However, there are many variations on the nature of these chapters, and the details are left up to the discretion of the Dissertation Committee.
In the Social Sciences, the dissertation proposal generally consists of the first three chapters (in a five-chapter format) or the first two chapters (in a four-chapter format).
In this case, perhaps a table illustrating data from a survey. Other tables might include standard deviations, probability, matrices, etc.
Following this, present a content analysis of one end of the spectrum of the survey or data table.
Explain this data in this table with a concise content analysis: Let’s examine another example of a Results section from an experiment.
In the Introduction section, the aims of the study are presented as “determining the physiological and morphological responses of Allium cepta L.
towards increased cadmium toxicity” and “evaluating its potential to accumulate the metal and its associated environmental consequences.” The Results section presents data showing how these aims are achieved in both tables and content analysis, beginning with an overview of the findings: The figure containing this data is cited in parentheses.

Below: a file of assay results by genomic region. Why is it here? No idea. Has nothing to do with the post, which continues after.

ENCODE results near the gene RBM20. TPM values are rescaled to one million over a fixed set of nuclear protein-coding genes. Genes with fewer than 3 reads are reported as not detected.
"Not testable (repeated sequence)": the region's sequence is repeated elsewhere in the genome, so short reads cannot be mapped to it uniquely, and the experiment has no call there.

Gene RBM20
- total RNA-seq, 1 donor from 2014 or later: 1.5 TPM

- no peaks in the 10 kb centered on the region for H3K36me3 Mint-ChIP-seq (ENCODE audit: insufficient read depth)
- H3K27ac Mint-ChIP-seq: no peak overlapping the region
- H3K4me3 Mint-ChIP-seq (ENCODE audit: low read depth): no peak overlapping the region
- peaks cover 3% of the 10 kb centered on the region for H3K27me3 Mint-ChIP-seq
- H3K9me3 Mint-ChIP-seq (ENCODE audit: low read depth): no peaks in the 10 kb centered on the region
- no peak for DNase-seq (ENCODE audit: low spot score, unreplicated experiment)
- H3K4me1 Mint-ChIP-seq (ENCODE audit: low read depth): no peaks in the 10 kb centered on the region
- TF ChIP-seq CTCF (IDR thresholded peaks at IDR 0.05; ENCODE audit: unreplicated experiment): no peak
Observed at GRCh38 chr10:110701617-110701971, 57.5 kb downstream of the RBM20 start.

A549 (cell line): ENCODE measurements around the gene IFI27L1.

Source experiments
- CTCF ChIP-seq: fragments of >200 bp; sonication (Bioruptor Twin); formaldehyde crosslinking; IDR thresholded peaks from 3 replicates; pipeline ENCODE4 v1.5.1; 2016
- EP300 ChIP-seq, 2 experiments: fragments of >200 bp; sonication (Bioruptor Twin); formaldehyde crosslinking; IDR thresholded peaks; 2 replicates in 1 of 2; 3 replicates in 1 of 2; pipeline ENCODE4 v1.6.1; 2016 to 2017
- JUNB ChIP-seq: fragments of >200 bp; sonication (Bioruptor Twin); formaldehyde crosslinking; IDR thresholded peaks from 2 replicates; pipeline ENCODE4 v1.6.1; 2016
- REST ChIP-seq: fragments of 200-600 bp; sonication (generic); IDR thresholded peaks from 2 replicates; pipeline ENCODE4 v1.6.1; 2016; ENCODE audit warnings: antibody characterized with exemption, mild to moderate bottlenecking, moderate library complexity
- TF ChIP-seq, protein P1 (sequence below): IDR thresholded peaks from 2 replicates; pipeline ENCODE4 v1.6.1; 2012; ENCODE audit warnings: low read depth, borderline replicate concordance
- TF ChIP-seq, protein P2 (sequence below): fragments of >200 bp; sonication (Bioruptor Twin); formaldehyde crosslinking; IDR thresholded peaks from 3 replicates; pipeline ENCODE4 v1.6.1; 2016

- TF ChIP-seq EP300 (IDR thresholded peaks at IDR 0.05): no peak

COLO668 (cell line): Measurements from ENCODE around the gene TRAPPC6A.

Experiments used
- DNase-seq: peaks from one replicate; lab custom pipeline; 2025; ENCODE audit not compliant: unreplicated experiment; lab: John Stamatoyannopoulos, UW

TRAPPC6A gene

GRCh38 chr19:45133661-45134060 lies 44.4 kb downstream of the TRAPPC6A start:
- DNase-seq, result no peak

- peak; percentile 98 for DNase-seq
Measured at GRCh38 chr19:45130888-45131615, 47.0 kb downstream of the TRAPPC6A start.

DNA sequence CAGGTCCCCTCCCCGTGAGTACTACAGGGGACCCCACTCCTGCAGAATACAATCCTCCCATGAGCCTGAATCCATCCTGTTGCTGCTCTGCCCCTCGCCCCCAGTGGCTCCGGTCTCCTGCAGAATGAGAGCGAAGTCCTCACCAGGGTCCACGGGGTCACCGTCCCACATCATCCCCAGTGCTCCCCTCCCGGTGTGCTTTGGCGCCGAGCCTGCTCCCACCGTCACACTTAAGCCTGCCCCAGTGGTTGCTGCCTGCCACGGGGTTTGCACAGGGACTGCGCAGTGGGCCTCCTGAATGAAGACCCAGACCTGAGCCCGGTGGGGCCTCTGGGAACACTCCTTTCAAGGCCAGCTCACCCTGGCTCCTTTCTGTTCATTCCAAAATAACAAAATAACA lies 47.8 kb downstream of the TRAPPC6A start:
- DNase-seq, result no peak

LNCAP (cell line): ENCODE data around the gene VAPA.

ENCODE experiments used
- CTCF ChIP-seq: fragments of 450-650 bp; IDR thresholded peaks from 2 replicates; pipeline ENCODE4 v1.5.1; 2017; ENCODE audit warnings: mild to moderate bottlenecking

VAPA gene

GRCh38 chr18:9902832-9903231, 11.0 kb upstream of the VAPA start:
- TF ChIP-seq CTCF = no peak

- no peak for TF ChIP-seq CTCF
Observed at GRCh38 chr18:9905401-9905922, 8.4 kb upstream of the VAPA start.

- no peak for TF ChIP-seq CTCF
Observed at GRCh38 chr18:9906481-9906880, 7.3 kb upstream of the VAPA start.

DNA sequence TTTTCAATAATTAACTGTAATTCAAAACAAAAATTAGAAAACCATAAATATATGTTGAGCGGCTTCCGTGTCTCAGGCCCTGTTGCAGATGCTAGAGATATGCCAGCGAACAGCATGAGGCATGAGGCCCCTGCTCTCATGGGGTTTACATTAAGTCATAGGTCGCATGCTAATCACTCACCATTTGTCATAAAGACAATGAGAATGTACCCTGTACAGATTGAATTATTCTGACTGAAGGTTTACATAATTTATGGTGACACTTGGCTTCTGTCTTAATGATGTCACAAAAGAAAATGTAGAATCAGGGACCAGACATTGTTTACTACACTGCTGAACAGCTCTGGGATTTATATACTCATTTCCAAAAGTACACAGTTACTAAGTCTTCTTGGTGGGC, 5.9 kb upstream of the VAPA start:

Note that this author has included three graphs in one single figure.
Unless the author is requested by the journal or advisor to included Results and Discussions together, explanations and interpretations of these results should be omitted from the Results.
The best way to organize your Results section is “logically.” One logical and clear method of organizing the results is to provide them alongside the research questions—within each research question, present the type of data that addresses that research question. Your research question is based on a survey: This can actually be represented as a heading within your paper, though it might be presented as a statement rather than a question: Present the results that address this specific research question first.